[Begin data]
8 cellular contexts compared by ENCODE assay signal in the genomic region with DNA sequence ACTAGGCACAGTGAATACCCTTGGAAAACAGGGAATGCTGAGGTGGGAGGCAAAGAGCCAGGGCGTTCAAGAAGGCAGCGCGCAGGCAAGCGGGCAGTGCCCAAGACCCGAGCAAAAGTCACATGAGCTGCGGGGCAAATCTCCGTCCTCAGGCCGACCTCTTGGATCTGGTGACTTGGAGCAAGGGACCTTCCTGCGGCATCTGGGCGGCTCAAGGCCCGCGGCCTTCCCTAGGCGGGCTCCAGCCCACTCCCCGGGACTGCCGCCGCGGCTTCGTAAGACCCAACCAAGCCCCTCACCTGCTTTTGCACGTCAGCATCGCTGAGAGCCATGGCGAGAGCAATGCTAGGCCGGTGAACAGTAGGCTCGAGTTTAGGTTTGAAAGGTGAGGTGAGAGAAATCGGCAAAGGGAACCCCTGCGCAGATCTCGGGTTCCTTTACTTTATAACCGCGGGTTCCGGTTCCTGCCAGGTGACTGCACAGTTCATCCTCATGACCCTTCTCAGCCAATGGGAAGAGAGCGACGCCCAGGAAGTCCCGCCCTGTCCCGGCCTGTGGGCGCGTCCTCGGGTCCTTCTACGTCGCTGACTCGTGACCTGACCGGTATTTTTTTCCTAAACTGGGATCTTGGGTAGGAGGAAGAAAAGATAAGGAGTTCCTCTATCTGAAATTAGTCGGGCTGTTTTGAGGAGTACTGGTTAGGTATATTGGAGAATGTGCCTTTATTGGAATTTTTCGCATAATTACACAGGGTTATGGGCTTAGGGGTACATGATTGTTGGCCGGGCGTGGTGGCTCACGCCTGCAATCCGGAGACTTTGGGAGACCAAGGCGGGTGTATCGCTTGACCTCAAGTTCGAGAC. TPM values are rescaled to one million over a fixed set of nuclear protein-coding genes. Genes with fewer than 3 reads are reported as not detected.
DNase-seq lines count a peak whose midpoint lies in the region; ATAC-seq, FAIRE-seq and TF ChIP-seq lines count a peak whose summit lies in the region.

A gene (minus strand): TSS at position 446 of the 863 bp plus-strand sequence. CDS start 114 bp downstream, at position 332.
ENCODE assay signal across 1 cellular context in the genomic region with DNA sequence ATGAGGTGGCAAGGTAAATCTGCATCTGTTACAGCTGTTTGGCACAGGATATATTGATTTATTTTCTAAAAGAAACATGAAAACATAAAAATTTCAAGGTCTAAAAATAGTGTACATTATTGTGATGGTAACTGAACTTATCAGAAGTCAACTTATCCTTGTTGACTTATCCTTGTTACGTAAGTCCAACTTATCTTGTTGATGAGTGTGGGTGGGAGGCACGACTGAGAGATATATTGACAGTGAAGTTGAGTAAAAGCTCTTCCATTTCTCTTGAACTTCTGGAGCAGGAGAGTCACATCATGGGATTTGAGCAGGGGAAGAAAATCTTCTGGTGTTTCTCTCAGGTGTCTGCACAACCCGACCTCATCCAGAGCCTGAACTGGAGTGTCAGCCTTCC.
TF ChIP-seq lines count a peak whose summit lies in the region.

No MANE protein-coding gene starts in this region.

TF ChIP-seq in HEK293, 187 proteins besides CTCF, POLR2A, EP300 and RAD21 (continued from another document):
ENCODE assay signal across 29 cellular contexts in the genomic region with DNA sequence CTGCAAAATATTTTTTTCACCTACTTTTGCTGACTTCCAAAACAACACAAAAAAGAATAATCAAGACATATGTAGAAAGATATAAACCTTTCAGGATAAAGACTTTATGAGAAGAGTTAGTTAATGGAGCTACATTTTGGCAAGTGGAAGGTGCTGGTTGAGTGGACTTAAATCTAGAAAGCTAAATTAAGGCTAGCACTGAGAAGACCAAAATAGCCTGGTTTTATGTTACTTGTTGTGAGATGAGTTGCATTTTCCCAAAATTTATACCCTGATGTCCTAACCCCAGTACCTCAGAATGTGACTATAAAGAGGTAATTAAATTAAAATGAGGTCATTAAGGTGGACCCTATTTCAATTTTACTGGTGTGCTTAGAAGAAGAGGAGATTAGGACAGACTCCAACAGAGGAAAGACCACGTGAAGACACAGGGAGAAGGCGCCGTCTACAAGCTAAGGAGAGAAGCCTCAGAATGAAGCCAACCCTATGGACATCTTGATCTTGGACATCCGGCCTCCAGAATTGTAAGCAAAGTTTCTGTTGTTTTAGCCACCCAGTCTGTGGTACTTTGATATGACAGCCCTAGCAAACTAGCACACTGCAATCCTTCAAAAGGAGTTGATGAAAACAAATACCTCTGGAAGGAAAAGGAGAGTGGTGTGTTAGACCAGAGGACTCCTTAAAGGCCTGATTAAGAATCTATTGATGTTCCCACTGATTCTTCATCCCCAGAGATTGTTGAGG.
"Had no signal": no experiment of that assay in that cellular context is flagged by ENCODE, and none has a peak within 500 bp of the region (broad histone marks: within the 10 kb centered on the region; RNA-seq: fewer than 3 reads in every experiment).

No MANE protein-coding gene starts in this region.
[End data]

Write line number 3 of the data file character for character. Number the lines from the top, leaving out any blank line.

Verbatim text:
A gene (minus strand): TSS at position 446 of the 863 bp plus-strand sequence. CDS start 114 bp downstream, at position 332.